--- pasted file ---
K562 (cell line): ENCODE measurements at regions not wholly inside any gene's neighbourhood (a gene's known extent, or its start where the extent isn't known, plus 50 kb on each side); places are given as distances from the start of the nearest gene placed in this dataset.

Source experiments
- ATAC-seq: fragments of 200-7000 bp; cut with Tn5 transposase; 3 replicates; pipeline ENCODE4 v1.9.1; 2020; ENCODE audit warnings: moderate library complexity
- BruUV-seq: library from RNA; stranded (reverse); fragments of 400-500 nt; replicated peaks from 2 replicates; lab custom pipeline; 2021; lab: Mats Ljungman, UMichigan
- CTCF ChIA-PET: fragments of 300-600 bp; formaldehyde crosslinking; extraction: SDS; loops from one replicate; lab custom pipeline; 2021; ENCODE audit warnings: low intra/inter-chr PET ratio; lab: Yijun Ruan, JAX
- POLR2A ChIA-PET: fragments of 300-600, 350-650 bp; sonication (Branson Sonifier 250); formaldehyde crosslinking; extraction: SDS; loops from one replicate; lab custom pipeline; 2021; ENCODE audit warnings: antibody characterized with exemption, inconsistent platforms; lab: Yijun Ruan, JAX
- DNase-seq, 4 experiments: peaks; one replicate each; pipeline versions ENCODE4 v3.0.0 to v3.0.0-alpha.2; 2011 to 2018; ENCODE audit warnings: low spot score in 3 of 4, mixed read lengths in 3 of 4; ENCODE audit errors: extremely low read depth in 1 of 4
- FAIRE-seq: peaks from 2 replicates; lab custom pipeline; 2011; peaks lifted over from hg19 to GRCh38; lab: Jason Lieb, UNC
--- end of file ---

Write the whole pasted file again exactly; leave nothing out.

K562 (cell line): ENCODE measurements at regions not wholly inside any gene's neighbourhood (a gene's known extent, or its start where the extent isn't known, plus 50 kb on each side); places are given as distances from the start of the nearest gene placed in this dataset.

Source experiments
- ATAC-seq: fragments of 200-7000 bp; cut with Tn5 transposase; 3 replicates; pipeline ENCODE4 v1.9.1; 2020; ENCODE audit warnings: moderate library complexity
- BruUV-seq: library from RNA; stranded (reverse); fragments of 400-500 nt; replicated peaks from 2 replicates; lab custom pipeline; 2021; lab: Mats Ljungman, UMichigan
- CTCF ChIA-PET: fragments of 300-600 bp; formaldehyde crosslinking; extraction: SDS; loops from one replicate; lab custom pipeline; 2021; ENCODE audit warnings: low intra/inter-chr PET ratio; lab: Yijun Ruan, JAX
- POLR2A ChIA-PET: fragments of 300-600, 350-650 bp; sonication (Branson Sonifier 250); formaldehyde crosslinking; extraction: SDS; loops from one replicate; lab custom pipeline; 2021; ENCODE audit warnings: antibody characterized with exemption, inconsistent platforms; lab: Yijun Ruan, JAX
- DNase-seq, 4 experiments: peaks; one replicate each; pipeline versions ENCODE4 v3.0.0 to v3.0.0-alpha.2; 2011 to 2018; ENCODE audit warnings: low spot score in 3 of 4, mixed read lengths in 3 of 4; ENCODE audit errors: extremely low read depth in 1 of 4
- FAIRE-seq: peaks from 2 replicates; lab custom pipeline; 2011; peaks lifted over from hg19 to GRCh38; lab: Jason Lieb, UNC